Research Notes · 01/30/2015

Migratory Animals

Our Research Notes series invites authors to describe their research for a recent book, with “research” defined as broadly as they like. This week, Mary Helen Specht writes about Migratory Animals from Soho Press.

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FACT #1: Snow is not white. (A snowflake is a crystal; it only looks white because of light reflecting off its crystalline facets.)

I’ve sometimes encountered the idea that writers are able to create and empathize with characters unlike themselves by pure force of will. And while the desire to empathize with the experiences of others is a prerequisite for being a good writer, empathy comes from being able to understand someone’s situation and that understanding often comes from lots of research.

FACT #2: Your snowflake sweater is a lie. (The ice molecules of a snowflake prefer to align in a hexagonal array, so snowflakes always have exactly six sides — unless a side breaks off as it plummets to the ground or unless two snowflakes fuse together).

My parents are both librarians, so I was raised among books. While I loved to read growing up — in fact, I sat in the living room with my parents pretending to read Tropic of Cancer long before I actually could — books made me want to live within them rather than to write them. I wanted to be Meg Murry in A Wrinkle in Time, playing with Bunsen burners after school and saving my father from the tesseract. Carl Sagan’s Contact inspired me to subscribe to Astronomy magazine (until I learned you had to be plausible at math to become an actual astronomer); after reading A Separate Peace, I dressed like a boy and begged to enroll in a bucolic boarding school out east. I grew up in a small and conservative town in West Texas, and books were my wormholes to the wider world.

Because of this, I’ve always liked the research part of writing; research is one of the ways that, as a writer, I get to become my characters. Unless the data is off, we only get to live one life; writing fiction allows me, for a time, to embody what it’s like to be someone else born into a different context with different desires and challenges and skills. In graduate school, several of my professors encouraged us to take advantage of our characters’ jobs, those concrete details and functions that make up their lives. This transformed my writing practice.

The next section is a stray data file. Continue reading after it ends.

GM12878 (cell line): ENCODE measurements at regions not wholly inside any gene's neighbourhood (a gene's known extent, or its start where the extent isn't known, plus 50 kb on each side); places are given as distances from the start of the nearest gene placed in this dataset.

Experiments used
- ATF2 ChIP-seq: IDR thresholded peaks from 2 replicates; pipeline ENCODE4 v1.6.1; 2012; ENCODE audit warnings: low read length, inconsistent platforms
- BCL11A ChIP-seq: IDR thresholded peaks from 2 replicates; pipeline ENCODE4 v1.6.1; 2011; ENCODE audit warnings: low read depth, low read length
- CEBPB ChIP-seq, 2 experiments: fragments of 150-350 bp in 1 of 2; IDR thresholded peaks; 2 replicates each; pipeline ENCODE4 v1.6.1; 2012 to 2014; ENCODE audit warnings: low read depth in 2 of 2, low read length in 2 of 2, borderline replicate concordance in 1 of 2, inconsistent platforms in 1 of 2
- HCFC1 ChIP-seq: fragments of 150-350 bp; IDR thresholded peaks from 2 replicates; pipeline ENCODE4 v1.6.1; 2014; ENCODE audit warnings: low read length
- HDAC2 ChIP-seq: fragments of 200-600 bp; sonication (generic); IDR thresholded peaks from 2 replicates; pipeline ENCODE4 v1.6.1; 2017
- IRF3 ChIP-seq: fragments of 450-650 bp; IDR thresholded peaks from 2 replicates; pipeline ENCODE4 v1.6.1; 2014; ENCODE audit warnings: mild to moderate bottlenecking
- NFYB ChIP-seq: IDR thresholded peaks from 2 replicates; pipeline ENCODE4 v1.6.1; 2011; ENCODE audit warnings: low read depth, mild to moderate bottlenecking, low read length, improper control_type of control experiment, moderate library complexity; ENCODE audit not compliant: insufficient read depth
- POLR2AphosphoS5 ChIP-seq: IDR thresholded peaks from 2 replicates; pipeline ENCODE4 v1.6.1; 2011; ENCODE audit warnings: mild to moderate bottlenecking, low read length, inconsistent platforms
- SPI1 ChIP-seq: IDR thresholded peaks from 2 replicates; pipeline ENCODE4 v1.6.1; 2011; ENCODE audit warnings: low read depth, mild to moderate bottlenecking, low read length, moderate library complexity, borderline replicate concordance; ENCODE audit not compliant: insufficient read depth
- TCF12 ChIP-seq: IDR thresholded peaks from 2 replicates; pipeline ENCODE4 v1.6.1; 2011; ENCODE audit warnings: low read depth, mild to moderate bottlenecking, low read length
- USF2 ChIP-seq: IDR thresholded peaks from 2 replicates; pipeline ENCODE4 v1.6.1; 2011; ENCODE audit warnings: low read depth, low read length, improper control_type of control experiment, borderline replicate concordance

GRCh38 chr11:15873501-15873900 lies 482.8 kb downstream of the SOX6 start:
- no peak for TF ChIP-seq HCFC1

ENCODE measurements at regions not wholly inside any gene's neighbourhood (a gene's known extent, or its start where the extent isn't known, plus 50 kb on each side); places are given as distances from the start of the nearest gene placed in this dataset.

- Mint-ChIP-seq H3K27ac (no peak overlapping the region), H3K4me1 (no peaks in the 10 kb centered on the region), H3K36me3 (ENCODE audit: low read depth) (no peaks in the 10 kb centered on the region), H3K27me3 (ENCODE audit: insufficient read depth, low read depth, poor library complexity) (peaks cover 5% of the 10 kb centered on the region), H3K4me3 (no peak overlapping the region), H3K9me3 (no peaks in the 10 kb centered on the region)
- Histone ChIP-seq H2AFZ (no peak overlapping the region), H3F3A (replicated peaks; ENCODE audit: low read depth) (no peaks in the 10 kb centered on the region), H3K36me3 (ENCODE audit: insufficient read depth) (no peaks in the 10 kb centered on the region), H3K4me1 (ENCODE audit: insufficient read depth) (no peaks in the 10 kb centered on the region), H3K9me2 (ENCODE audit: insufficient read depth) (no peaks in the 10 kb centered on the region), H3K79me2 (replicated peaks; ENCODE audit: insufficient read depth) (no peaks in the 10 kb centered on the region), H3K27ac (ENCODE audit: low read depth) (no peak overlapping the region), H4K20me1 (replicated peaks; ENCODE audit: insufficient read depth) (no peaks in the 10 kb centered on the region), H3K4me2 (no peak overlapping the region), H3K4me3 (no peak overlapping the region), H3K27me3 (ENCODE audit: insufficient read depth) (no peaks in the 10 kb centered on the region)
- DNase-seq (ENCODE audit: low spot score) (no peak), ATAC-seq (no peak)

FACT #3: The early Roman naturalist Pliny the Elder recognized the visual similarity between snow crystals and mineral crystals; he thought that mineral quartz was ice frozen so hard it could not melt.

In my newly-released novel, Migratory Animals, I explore the lives of a group of thirty-something friends struggling through the recession. I’ve heard that Colum McCann claims that writing a novel is like getting a four-year degree, and while that may be an exaggeration, for this book alone I researched — by way of personal interviews, hands-on lessons, and lots and lots of books — the art of weaving, climate science, architecture, Huntington’s Disease and snowflakes. Yes, snowflakes.

FACT #4: Snow is not frozen rain. (That’s sleet, which looks like what it is, frozen drops of rain without any of the ornate patterning or symmetry of a crystal. Instead, when water vapor begins to freeze inside a cloud it turns into ice without going through a liquid stage. It takes 100,000 droplets to make a single snowflake that is heavy enough to fall to Earth.)

My protagonist, Flannery, is an ice scientist by training and her work with snowflakes becomes a significant plot point as the novel progresses. Probably because I grew up in West Texas where it rarely snowed, I’ve always been fascinated by ice and snowflakes. As I researched the chemistry and physics of snowflakes, a science that attempts to answer the fundamental question of why complex patterns arise spontaneously in simple physical systems, I began to notice how closely the snowflake process resembled the growth of a novel.

Is it true that no two snowflakes are alike? It depends on what you consider a snowflake. Tiny, early stage snowflakes with a small number of molecules don’t have as many variations. These can also be grown in labs. That said, probably no two full-sized snowflakes are alike because the number of ways a snowflake can grow as it falls through a cloud is larger than the total number of atoms in all of the stars in the universe. Because a full-grown snow crystal might contain a billion billion ice molecules, there are a staggering number of possible configurations.

In many ways, writing novels are like growing snowflakes. There are shared, universal tendencies of the form, much like snowflake crystals prefer to align hexagonally. But just as how complex or how ornate snowflakes become depends on the level of humidity and the temperature and so many other factors, how Migratory Animals became what it was depended, not just on what type of writer I am, but also on what I happened to observe or think about or experience or encounter during the years of writing it. Oh, and the research. Much depended on the research.

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Mary Helen Specht’s work has appeared in numerous publications, including the New York Times and Colorado Review. A winner of the Richard Yates Short Story Award, among other prizes, she is a former Fulbright Scholar to Nigeria and Dobie-Paisano Writing Fellow. She earned an MFA in fiction from Emerson College and now teaches creative writing at St. Edward’s University in Austin, Texas.